The 8th March 2010 saw the 100th anniversary of International women’s day in which women come together globally to celebrate the political, social and economic inroads that women have made in the last century. It is an official holiday in China, Russia, Kazakhstan, Kyrgyzstan, Tajikistan and Uzbekistan. The UN gave it official recognition in 1975.
At the turn of the 20th century women began to see the fruits of their battle to gain the right to vote; and following a conference for working women in 1910 in Copenhagen, Clara Zetkin, (leader of the Women’s Office for the Social Democratic Party in Germany) spearheaded the launch of a day for the recognition of women’s rights.
Women globally have made some progress since the industrial revolution when scores of women entered the work place. The discussion of women’s rights began to take shape in the early 1800s when women were denied the right to vote, denied the right to own property, they were denied entitled entitlement to inheritance, denied education and were generally employed as home helps and paid a meagre wage.
The Enlightenment saw the ‘rights for women’ movement become political. John Stuart Mills the political theorist wrote: “We are continually told that civilization and Christianity have resorted to the woman her just rights. Meanwhile the wife is the actual bondservant of her husband; no less so, as far as the legal obligation goes, than slaves commonly so called.”
By 1915 most European states had given women the right to vote. The United States and Britain had had passed laws which protected the property of women from their husbands and their husband’s creditors. The fight for education for women saw the emergence of the first university for women in the US in 1821, in 1841 women were formally allowed to teach at universities. In 1873 mothers were granted guardianship for children in cases of divorce.
In the 1970’s Equal Pay Act’s and the Sex Discrimination Act’s were passed across the Western world. The National Organisation for Women was founded in 1966 in the US. The organisation lobbied aggressively to secure equal pay for women. Women now make up 50% of the degrees earned at college, compared to the figure of less than 20% at the turn of the 20th Century. Also in the US, 36% of all doctors are women.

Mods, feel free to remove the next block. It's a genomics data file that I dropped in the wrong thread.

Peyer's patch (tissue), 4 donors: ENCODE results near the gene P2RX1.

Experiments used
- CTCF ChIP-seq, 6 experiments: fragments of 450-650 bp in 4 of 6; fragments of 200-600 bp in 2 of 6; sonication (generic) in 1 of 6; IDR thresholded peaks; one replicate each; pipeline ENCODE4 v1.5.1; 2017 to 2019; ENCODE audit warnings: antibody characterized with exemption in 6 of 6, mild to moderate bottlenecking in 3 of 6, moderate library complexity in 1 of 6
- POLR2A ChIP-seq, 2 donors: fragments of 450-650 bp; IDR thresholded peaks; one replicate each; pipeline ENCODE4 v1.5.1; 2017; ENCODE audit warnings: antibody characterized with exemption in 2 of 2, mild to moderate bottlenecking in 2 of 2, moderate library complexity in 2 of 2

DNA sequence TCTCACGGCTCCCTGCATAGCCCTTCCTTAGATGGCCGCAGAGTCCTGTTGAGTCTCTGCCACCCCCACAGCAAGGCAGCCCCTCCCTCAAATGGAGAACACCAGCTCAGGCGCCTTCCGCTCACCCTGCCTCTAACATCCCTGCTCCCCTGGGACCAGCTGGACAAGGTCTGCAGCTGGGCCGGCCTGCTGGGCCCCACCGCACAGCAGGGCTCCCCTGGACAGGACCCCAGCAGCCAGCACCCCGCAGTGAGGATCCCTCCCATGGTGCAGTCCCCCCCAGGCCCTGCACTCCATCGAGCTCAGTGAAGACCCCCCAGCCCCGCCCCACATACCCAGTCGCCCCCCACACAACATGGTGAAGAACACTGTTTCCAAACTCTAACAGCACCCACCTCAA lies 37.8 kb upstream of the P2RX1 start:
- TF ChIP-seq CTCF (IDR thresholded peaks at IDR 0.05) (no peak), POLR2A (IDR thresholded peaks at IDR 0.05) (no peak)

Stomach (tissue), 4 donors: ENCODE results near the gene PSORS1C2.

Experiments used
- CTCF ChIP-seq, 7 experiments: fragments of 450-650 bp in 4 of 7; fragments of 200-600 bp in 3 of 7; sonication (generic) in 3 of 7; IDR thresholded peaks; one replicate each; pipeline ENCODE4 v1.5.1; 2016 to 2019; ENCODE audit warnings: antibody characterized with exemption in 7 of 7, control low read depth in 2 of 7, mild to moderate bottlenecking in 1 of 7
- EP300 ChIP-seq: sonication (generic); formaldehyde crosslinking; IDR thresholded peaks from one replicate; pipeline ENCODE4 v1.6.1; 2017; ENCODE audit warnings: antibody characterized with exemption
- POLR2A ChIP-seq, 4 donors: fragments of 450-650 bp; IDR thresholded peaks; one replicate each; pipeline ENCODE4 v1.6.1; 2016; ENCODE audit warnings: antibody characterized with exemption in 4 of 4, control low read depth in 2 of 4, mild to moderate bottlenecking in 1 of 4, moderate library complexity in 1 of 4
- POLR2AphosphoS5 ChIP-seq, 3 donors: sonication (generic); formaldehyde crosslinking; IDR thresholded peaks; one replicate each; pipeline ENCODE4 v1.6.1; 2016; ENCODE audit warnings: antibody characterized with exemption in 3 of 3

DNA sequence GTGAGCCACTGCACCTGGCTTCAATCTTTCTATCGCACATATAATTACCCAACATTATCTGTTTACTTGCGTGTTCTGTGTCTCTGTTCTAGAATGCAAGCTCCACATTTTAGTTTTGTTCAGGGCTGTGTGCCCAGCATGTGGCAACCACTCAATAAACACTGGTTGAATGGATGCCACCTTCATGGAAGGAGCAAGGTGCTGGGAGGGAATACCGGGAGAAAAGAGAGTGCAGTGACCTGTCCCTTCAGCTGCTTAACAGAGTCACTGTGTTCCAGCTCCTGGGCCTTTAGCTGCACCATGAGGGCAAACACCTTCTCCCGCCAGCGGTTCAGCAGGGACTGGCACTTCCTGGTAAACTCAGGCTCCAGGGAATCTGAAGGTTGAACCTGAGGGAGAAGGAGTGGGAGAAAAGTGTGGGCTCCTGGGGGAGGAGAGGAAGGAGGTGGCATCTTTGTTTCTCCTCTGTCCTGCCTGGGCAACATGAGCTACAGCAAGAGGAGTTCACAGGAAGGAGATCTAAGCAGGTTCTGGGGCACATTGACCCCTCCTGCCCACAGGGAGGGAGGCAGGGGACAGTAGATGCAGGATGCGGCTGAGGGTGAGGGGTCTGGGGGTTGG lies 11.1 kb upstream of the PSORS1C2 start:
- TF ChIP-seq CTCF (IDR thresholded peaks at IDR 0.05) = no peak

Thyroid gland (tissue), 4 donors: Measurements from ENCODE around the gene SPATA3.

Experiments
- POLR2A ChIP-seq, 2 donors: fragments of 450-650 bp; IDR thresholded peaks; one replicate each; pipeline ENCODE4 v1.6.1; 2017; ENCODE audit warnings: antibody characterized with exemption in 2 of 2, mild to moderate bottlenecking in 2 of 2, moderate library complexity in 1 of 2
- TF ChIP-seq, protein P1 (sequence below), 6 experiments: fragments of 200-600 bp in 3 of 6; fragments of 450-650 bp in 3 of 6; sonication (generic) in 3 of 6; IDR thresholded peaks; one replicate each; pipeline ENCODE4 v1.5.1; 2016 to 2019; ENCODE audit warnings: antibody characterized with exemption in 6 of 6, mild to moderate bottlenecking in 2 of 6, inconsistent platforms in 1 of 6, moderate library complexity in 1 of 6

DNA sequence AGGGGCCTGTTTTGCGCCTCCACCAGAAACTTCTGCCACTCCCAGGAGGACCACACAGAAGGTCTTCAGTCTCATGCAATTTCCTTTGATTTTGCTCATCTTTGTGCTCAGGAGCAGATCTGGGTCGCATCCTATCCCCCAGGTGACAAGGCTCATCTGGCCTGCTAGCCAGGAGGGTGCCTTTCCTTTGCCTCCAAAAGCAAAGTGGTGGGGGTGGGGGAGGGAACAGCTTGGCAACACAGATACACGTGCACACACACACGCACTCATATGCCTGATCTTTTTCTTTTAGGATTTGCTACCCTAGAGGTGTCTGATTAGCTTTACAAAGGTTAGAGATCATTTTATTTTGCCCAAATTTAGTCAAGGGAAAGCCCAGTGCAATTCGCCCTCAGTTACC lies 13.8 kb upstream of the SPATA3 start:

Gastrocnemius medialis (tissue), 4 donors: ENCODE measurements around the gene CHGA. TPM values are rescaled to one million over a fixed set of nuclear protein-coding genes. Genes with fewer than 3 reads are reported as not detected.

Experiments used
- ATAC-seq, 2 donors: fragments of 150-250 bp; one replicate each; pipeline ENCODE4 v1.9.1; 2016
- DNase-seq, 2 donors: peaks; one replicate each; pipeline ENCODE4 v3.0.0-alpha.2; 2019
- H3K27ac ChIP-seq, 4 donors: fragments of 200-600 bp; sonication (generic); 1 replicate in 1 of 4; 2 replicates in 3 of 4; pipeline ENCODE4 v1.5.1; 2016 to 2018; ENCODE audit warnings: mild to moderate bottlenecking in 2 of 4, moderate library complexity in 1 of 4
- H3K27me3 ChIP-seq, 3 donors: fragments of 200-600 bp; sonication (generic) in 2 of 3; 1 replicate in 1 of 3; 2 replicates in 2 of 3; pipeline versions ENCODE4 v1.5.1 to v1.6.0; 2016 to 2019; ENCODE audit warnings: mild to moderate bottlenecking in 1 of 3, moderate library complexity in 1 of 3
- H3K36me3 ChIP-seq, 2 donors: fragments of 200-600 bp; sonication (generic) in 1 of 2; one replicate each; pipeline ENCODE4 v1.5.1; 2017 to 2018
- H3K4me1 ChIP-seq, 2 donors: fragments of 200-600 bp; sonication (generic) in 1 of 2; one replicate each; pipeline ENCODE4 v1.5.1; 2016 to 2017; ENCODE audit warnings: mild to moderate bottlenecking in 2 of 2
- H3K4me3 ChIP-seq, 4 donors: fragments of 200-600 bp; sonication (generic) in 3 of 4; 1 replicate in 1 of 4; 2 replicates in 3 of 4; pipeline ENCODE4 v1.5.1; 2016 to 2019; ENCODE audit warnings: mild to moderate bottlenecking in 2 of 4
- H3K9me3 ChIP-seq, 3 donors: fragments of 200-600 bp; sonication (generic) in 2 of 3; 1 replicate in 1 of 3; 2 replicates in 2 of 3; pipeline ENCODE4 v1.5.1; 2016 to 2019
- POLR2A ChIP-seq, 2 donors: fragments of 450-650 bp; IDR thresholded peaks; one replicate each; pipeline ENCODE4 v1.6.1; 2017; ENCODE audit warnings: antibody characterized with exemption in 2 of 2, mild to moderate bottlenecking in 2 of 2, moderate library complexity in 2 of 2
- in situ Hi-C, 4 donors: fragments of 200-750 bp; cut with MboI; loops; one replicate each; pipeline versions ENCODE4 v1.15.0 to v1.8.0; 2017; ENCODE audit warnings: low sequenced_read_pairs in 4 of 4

It is these successes many around the world come out and celebrate every March 8th. However, a closer scrutiny at the real situation draws a much dimmer picture. Richard H. Robbins in his award winning book Global Problems and the Culture of Capitalism, he noted: “the informal slogan of the Decree of Woman became: women do two thirds of the world’s work, receive ten per cent of the world’s income and own 1 per cent of the means of production.”
Globally the statistics and facts released every year about the emancipation of women suggest that women have regressed to the position that they were in prior to the Enlightenment era. Two thirds of all children denied school are girls around the world and of the world’s 876 million illiterate adults, 75% are women.
Domestic violence is the biggest cause of injury and death of women world wide, ironically the UN officially commemorates an International Day for the Elimination of Violence against Women on the 25th November each year. In the US only nearly 45% of domestic violence is reported to the police. The FBI estimates that only 37% of all rapes are reported to the police. Of these, 21.6% were younger than the age of 12.
In the workplace, a recent survey by the Fawcett Society found that of the 2,742 board seats available in the top 350 companies listed on the London stock exchange, only 242 were occupied by women, and most of those were non-executive directorships. Those who have entered London’s prestige’s City have found they are potentially only an object of desire for men and not much else. A survey by the BBC News Online (Laddism in the City, 10/4/2001) showed the plight of many women working in the city; many say they are “touched up by both colleagues, contacts or competitors…and think objecting could be bad for business”. ‘Team building’ meetings and ‘client facing’ often take place in strip clubs or seedy bars and, as one women put it, opting out is not an option; “You had to be part of the gang… they see it as seriously affecting their profits (if you miss these events)”.